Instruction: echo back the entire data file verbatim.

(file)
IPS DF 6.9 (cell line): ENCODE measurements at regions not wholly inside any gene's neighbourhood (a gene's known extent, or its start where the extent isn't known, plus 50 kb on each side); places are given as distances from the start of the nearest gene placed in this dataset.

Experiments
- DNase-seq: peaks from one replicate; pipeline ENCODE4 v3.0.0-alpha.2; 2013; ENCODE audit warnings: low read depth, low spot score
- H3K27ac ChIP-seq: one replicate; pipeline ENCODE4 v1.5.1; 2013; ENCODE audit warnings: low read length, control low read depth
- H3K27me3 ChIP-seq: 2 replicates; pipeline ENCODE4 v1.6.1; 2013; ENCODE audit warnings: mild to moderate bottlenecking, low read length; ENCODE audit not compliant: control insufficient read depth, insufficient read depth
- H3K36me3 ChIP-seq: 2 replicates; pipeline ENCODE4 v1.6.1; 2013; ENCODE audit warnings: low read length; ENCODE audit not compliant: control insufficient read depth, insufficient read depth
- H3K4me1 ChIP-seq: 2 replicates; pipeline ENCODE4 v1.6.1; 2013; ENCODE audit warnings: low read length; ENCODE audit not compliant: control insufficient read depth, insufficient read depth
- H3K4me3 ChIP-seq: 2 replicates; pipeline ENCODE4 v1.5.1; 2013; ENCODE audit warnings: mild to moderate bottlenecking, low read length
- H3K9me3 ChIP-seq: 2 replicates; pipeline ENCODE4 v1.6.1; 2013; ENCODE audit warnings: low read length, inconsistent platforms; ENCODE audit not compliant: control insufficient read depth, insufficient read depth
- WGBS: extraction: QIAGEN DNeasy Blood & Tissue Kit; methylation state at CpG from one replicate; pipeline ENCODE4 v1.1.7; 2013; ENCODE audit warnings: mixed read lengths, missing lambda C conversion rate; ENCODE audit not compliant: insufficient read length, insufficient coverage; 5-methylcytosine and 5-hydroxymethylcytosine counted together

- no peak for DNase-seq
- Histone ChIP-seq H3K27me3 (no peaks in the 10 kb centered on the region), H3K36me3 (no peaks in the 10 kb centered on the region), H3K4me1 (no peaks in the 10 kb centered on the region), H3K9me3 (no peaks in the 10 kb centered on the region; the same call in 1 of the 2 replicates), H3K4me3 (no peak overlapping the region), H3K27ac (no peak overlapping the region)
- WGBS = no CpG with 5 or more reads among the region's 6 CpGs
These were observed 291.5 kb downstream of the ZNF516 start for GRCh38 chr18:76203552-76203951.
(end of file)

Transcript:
IPS DF 6.9 (cell line): ENCODE measurements at regions not wholly inside any gene's neighbourhood (a gene's known extent, or its start where the extent isn't known, plus 50 kb on each side); places are given as distances from the start of the nearest gene placed in this dataset.

Experiments
- DNase-seq: peaks from one replicate; pipeline ENCODE4 v3.0.0-alpha.2; 2013; ENCODE audit warnings: low read depth, low spot score
- H3K27ac ChIP-seq: one replicate; pipeline ENCODE4 v1.5.1; 2013; ENCODE audit warnings: low read length, control low read depth
- H3K27me3 ChIP-seq: 2 replicates; pipeline ENCODE4 v1.6.1; 2013; ENCODE audit warnings: mild to moderate bottlenecking, low read length; ENCODE audit not compliant: control insufficient read depth, insufficient read depth
- H3K36me3 ChIP-seq: 2 replicates; pipeline ENCODE4 v1.6.1; 2013; ENCODE audit warnings: low read length; ENCODE audit not compliant: control insufficient read depth, insufficient read depth
- H3K4me1 ChIP-seq: 2 replicates; pipeline ENCODE4 v1.6.1; 2013; ENCODE audit warnings: low read length; ENCODE audit not compliant: control insufficient read depth, insufficient read depth
- H3K4me3 ChIP-seq: 2 replicates; pipeline ENCODE4 v1.5.1; 2013; ENCODE audit warnings: mild to moderate bottlenecking, low read length
- H3K9me3 ChIP-seq: 2 replicates; pipeline ENCODE4 v1.6.1; 2013; ENCODE audit warnings: low read length, inconsistent platforms; ENCODE audit not compliant: control insufficient read depth, insufficient read depth
- WGBS: extraction: QIAGEN DNeasy Blood & Tissue Kit; methylation state at CpG from one replicate; pipeline ENCODE4 v1.1.7; 2013; ENCODE audit warnings: mixed read lengths, missing lambda C conversion rate; ENCODE audit not compliant: insufficient read length, insufficient coverage; 5-methylcytosine and 5-hydroxymethylcytosine counted together

- no peak for DNase-seq
- Histone ChIP-seq H3K27me3 (no peaks in the 10 kb centered on the region), H3K36me3 (no peaks in the 10 kb centered on the region), H3K4me1 (no peaks in the 10 kb centered on the region), H3K9me3 (no peaks in the 10 kb centered on the region; the same call in 1 of the 2 replicates), H3K4me3 (no peak overlapping the region), H3K27ac (no peak overlapping the region)
- WGBS = no CpG with 5 or more reads among the region's 6 CpGs
These were observed 291.5 kb downstream of the ZNF516 start for GRCh38 chr18:76203552-76203951.